ADHD Medication Interactions

Eileen Bailey Health Guide
  • Drug interactions are when some substance negatively impact how a medication works. Medication can be affected in different ways:

    • The effects of the medication may be increased
    • The effects of the medication may be decreased
    • Side effects can be intensified
    • New side effects can appear

    While we most commonly think of drug interactions as occurring when two different medications are taken, they can also happen because of food/beverage, vitamins andsupplements. According to Shiew-Mei Huang, Ph.D. deputy director of the Office of Clinical Pharmacology the FDAs Center for Drug Evaluation and Research Center, "Consumers should learn about the warnings for their medications and talk with their health care professionals about how to lower the risk of interactions." [1] This is especially important if you see more than one doctor or take more than one medication. If you do have medication prescribed by different doctors, you may want to write down all of the medications you are taking and make sure each doctor receives a copy of the list.

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    ADHD Medications and Interactions


    Each medication is different; each can have different interactions with different substances. Some of the known interactions with common ADHD medications:

    Adderall

    • Should not used with MAOI inhibitors. You should not Adderall for at least 2 weeks after stopping and MAOI inhibitor and not use MAOI inhibitors for at least 2 weeks after stopping Adderall.
    • You should talk with your doctor if you are taking tricyclic or SSRI antidepressants, antihistamines, alpha blockers, beta blockers, high blood pressure medication, antipsychotics, pain medications, anti-seizure medications or other stimulant medications. This does not mean you cannot take Adderall with these medications but you should talk with your doctor to be sure you know what possible interactions to watch for.
    • Foods that affect the amount of acid in your stomach, such as orange juice, can change how your body absorbs Adderall and can impact the effectiveness of the medication.
    • Foods and drinks containing caffeine can also impact how Adderall works.

    Ritalin/Concerta

    • Should not used with MAOI inhibitors. You should nottake medications containing methylphenidate (Ritalin/Concerta) for at least 2 weeks after stopping and MAOI inhibitor and not use MAOI inhibitors for at least 2 weeks after stopping these medications.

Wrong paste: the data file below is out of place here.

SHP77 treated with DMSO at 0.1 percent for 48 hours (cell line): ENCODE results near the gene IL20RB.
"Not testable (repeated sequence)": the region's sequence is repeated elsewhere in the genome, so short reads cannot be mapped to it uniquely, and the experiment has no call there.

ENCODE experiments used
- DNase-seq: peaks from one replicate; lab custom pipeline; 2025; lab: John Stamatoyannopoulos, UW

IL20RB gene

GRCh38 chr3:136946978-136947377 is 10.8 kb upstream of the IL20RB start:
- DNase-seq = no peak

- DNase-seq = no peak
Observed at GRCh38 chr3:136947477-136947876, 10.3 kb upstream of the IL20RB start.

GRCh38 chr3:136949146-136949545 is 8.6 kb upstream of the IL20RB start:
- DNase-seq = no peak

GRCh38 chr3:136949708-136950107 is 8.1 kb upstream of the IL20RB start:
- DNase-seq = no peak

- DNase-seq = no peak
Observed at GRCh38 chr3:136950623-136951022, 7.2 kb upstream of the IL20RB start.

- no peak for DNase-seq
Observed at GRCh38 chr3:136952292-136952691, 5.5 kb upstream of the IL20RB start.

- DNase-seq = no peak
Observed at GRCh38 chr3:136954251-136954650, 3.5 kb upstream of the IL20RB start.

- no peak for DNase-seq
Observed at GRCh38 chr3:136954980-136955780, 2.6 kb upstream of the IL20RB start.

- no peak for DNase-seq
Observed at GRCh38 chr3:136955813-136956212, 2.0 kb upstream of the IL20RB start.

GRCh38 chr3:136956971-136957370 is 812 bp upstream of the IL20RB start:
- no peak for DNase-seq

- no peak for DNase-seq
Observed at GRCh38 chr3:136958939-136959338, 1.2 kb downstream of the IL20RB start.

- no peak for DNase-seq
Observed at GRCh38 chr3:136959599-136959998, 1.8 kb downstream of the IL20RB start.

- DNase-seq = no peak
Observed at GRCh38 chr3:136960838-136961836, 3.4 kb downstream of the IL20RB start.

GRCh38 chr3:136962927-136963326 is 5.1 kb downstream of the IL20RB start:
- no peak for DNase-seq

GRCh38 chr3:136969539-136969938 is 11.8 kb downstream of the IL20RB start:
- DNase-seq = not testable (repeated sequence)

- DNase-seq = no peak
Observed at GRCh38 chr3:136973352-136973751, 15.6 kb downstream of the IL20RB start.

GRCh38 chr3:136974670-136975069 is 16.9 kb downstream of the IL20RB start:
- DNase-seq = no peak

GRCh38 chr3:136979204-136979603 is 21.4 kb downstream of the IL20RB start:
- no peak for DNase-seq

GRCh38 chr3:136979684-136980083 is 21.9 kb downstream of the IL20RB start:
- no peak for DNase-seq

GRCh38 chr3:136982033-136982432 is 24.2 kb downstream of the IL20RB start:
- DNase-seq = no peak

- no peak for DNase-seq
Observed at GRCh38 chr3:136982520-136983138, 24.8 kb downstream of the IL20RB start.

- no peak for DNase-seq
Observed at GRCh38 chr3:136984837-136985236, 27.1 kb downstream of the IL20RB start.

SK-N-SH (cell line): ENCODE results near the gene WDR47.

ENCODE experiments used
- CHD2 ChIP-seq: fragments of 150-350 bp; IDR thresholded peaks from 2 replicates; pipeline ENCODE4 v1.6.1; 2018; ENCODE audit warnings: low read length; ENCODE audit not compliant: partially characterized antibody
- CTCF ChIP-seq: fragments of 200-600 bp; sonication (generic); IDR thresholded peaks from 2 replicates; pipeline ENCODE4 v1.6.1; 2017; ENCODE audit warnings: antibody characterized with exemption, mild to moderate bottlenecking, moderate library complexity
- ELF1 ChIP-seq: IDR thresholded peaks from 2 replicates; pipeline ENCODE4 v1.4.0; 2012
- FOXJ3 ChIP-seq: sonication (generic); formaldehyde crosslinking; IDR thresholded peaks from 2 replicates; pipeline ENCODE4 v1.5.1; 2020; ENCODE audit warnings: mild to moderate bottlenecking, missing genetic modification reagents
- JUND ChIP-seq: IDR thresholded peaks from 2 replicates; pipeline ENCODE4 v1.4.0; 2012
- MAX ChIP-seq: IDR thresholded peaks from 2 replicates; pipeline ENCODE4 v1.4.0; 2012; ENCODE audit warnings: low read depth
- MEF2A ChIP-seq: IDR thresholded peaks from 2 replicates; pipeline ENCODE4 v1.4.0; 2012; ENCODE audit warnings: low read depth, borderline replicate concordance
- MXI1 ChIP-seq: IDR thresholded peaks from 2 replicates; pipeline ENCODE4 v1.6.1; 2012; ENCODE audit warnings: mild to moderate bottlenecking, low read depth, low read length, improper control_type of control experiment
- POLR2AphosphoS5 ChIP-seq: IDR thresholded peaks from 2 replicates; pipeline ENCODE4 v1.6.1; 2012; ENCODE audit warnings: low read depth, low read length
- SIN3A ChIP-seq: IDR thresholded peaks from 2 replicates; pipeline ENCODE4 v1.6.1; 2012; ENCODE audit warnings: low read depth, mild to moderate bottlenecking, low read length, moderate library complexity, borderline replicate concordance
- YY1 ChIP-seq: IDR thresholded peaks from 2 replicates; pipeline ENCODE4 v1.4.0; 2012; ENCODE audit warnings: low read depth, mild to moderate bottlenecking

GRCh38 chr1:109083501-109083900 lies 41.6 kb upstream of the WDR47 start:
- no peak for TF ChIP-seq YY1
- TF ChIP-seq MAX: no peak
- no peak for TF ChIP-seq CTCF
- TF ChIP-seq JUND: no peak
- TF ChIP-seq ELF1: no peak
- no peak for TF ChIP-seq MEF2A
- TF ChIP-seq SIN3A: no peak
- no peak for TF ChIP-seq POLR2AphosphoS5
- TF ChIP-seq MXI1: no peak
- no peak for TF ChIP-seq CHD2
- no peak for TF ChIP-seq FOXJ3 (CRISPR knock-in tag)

• You should talk with your doctor if you take blood thinners, medication that can increase blood pressure, anti-seizure medications, tricyclic antidepressants, SSRI antidepressants or medications that can increase your risk of seizures. This does not mean you cannot take Adderall with these medications but you should talk with your doctor to be sure you know what possible interactions to watch for.

    Strattera

    • Should not used with MAOI inhibitors. You should nottake Strattera for at least 2 weeks after stopping and MAOI inhibitor and not use MAOI inhibitors for at least 2 weeks after stopping this medication.
    • You should talk with your doctor if you take medication for asthma, fluoxetine, paroxetine or quinidine. This does not mean you cannot take Strattera with these medications but you should talk with your doctor to be sure you know what possible interactions to watch for.
    • You should be cautious taking over-the-counter cold medications as some of these medications can raise blood pressure. Before taking these medications, talk with your pharmacist about which medications would be safe for you to take with Strattera.

    The "Warnings" section of the patient insert you receive with your medication should give you information on what medical conditions you should discuss with your doctor before beginning the medication and what other medications should be avoided.

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    Avoiding Drug Interactions


    The U.S. Food and Drug Administration offers the following tips for avoiding drug interactions:

    • Read drug labels and patient inserts carefully
    • Research and learn about the medications you are taking, especially what it is used for, how it is used, side effects and warnings
    • Keep medications in their original containers, do not mix medications, keep each separate and clearly marked
    • Talk with your doctor about what foods and medications should be avoided while taking the medication
    • Talk with your pharmacist when buying any over-the-counter medication to be sure it is safe to take with your prescription medication
    • Keep a list of all medications, over-the-counter medications and supplements you are taking with you and provide each of your doctors with a copy of the list
    • Use one pharmacy to fill all your medication so someone has a record of all medications and can warn you if there is a potentially dangerous interaction.

    For more information on interactions with food: How Does Food Impact ADHD Medications?  

     

    For more information on side effects: Side Effects of Commonly Prescribed Medications for ADHD and Tips for Managing Side Effects of ADHD Medications

     

    References:

     

    "Adderall Oral," 2007, Staff Writer, First DataBank via HealthSquare.com

     

    [1] "Avoiding Drug Interactions," Updated 2011, April 21, Staff Writer, U.S. Food and Drug Administration

     

    "Drug Interactions: What You Should Know," Updated 200, Feb 17, Staff Writer, Council on Family Health

     

    "Ritalin oral," 2007, Staff Writer, First DataBank via HealthSquare.com

     

    "Strattera Oral," 2007, Staff Writer, First DataBank via HealthSquare.com

Published On: April 21, 2011